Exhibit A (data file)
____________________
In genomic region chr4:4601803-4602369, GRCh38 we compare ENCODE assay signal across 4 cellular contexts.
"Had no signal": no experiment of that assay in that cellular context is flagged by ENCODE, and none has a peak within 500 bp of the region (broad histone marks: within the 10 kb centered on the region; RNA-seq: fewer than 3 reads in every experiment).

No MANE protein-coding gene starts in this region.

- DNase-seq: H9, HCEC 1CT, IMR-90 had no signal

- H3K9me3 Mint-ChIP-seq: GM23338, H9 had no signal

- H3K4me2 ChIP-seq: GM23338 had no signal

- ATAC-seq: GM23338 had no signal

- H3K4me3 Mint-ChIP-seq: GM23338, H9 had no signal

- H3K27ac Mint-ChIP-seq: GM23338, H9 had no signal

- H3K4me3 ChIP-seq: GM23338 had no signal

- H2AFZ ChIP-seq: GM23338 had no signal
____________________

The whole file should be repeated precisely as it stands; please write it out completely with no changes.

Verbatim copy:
In genomic region chr4:4601803-4602369, GRCh38 we compare ENCODE assay signal across 4 cellular contexts.
"Had no signal": no experiment of that assay in that cellular context is flagged by ENCODE, and none has a peak within 500 bp of the region (broad histone marks: within the 10 kb centered on the region; RNA-seq: fewer than 3 reads in every experiment).

No MANE protein-coding gene starts in this region.

- DNase-seq: H9, HCEC 1CT, IMR-90 had no signal

- H3K9me3 Mint-ChIP-seq: GM23338, H9 had no signal

- H3K4me2 ChIP-seq: GM23338 had no signal

- ATAC-seq: GM23338 had no signal

- H3K4me3 Mint-ChIP-seq: GM23338, H9 had no signal

- H3K27ac Mint-ChIP-seq: GM23338, H9 had no signal

- H3K4me3 ChIP-seq: GM23338 had no signal

- H2AFZ ChIP-seq: GM23338 had no signal